Sunday, October 6, 2013
Book Review: What I Saw and How I Lied
What I Saw and How I Lied by Judy Blundell
When Evie's father returned home from World War II, the family fell back into its normal life pretty quickly. But Joe Spooner brought more back with him than just good war stories. When movie-star handsome Peter Coleridge, a young ex-GI who served in Joe's company in postwar Austria, shows up, Evie is suddenly caught in a complicated web of lies that she only slowly recognizes. She finds herself falling for Peter, ignoring the secrets that surround him . . . until a tragedy occurs that shatters her family and breaks her life in two.
This is not generally the sort of book I pick up from a shelf, let alone read and enjoy, which makes my appreciation of the story all the more befuddling. While I like historical fiction, I don't usually seek out 20th century pieces. Nevertheless, I was sucked into this book and remained hooked until the end, not something that happens all that regularly.
Our heroine, Evie, captures the feeling of being 15 perfectly: far closer to adulthood than childhood, and yet the last few steps into actual adulthood are giant ones. She desperately wants to be taken for more of an adult than she actually is, but often makes stupid mistakes and rash judgments. Blundells captures such yearning desperation perfectly. Dinners at a table with an attractive man become fonts of drama. Every clever statement becomes a victory and every dull silence becomes a crushing defeat. Wearing lipstick means adulthood, even if the women around her wearing such lipstick have troubles and secrets enough of their own.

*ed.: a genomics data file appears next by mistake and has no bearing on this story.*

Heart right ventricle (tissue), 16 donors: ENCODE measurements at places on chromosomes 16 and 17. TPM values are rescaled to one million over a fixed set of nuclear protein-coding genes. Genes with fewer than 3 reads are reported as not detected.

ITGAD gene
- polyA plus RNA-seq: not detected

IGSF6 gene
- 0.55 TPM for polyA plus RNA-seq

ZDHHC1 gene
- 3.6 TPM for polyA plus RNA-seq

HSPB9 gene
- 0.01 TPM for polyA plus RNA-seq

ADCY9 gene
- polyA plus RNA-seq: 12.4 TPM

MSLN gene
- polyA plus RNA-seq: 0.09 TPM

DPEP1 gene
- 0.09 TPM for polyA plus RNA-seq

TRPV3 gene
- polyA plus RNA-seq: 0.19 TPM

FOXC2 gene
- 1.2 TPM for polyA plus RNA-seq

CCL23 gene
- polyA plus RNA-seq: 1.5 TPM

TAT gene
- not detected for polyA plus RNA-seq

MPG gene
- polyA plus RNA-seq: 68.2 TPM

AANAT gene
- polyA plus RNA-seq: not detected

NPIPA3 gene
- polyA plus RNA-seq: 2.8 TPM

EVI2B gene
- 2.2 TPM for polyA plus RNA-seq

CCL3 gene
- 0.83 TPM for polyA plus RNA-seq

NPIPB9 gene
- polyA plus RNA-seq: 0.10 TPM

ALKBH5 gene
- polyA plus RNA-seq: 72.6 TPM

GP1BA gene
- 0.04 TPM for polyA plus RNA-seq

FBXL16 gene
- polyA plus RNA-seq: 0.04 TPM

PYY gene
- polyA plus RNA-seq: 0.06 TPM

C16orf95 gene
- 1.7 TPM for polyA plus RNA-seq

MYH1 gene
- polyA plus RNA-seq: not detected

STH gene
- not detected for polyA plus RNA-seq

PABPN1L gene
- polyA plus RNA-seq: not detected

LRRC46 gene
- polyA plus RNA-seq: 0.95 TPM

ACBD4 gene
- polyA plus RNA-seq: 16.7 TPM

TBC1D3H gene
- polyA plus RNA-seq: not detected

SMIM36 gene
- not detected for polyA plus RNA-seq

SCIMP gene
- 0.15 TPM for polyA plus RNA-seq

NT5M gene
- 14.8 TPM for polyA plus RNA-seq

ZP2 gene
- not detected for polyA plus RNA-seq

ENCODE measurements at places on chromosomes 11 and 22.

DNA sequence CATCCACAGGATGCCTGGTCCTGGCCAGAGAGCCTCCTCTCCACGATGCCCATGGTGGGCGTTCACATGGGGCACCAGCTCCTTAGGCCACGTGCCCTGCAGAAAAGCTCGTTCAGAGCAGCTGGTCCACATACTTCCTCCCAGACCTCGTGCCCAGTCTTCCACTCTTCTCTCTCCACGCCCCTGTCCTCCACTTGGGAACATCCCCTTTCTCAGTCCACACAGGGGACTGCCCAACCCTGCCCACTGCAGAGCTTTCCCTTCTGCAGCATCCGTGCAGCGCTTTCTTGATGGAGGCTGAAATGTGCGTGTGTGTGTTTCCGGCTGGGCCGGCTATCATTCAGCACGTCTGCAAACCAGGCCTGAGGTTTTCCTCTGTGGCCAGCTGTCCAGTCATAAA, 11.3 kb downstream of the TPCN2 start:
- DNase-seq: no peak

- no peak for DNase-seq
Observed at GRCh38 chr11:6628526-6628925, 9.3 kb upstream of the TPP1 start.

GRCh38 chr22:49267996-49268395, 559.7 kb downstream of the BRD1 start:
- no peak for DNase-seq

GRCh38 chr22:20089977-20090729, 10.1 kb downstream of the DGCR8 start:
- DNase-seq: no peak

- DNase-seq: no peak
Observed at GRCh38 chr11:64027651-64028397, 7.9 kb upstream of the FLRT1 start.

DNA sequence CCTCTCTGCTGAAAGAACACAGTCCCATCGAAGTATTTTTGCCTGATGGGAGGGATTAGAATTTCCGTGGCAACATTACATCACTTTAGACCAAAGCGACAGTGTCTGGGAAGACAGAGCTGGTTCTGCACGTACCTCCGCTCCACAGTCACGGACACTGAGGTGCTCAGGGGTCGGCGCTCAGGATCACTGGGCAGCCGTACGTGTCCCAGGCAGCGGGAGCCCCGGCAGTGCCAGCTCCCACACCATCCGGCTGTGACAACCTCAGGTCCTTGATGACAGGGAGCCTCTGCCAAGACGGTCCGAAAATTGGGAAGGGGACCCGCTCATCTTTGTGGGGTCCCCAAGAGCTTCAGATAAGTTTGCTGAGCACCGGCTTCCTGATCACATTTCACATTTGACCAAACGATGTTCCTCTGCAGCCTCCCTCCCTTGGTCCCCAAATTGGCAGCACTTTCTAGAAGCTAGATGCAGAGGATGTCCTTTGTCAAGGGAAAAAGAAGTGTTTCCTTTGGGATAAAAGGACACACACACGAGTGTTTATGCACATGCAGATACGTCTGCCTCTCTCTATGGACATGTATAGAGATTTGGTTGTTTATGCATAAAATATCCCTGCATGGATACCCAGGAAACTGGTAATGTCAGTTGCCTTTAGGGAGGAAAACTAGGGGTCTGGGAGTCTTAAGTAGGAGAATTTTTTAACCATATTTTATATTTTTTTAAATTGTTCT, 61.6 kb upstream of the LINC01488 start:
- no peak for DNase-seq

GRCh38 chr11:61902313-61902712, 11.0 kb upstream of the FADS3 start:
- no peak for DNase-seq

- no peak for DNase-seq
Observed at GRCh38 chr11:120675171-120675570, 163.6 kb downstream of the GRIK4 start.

In case it wasn't obvious in the first chapter, antisemitism runs rampants throughout the characters in the story. Even Evie herself isn't above pettiness early in the story, though her moral compass guides her better when she sees adults acting in similar ways on a larger scale. In in many ways, Evie is just as mature as those she aspires to be like, and it takes the events of the story for her to realize it.
The language was simple though not simplistic and the books reads quickly. I would recommend this book to almost any reader.
4 out of 5 stars.